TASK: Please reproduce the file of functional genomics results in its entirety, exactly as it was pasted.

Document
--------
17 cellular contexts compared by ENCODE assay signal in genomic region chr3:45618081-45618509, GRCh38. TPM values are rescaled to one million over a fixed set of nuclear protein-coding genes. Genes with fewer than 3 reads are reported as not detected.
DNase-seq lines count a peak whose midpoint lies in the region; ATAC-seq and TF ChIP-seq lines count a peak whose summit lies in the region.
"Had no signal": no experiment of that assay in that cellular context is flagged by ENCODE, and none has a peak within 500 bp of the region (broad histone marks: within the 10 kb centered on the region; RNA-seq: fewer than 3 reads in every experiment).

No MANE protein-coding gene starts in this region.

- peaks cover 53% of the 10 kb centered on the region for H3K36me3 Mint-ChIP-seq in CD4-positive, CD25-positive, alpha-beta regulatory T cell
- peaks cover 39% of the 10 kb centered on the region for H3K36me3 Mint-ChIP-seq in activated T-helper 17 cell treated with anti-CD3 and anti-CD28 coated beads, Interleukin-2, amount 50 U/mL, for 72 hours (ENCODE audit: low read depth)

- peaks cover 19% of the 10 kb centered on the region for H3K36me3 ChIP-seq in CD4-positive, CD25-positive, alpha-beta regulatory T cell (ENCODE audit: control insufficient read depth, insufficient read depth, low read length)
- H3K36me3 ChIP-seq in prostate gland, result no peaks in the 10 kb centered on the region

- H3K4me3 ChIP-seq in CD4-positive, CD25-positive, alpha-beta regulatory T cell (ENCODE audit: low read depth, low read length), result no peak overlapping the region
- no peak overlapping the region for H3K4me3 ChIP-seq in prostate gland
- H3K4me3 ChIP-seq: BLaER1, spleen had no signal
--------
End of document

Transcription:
17 cellular contexts compared by ENCODE assay signal in genomic region chr3:45618081-45618509, GRCh38. TPM values are rescaled to one million over a fixed set of nuclear protein-coding genes. Genes with fewer than 3 reads are reported as not detected.
DNase-seq lines count a peak whose midpoint lies in the region; ATAC-seq and TF ChIP-seq lines count a peak whose summit lies in the region.
"Had no signal": no experiment of that assay in that cellular context is flagged by ENCODE, and none has a peak within 500 bp of the region (broad histone marks: within the 10 kb centered on the region; RNA-seq: fewer than 3 reads in every experiment).

No MANE protein-coding gene starts in this region.

- peaks cover 53% of the 10 kb centered on the region for H3K36me3 Mint-ChIP-seq in CD4-positive, CD25-positive, alpha-beta regulatory T cell
- peaks cover 39% of the 10 kb centered on the region for H3K36me3 Mint-ChIP-seq in activated T-helper 17 cell treated with anti-CD3 and anti-CD28 coated beads, Interleukin-2, amount 50 U/mL, for 72 hours (ENCODE audit: low read depth)

- peaks cover 19% of the 10 kb centered on the region for H3K36me3 ChIP-seq in CD4-positive, CD25-positive, alpha-beta regulatory T cell (ENCODE audit: control insufficient read depth, insufficient read depth, low read length)
- H3K36me3 ChIP-seq in prostate gland, result no peaks in the 10 kb centered on the region

- H3K4me3 ChIP-seq in CD4-positive, CD25-positive, alpha-beta regulatory T cell (ENCODE audit: low read depth, low read length), result no peak overlapping the region
- no peak overlapping the region for H3K4me3 ChIP-seq in prostate gland
- H3K4me3 ChIP-seq: BLaER1, spleen had no signal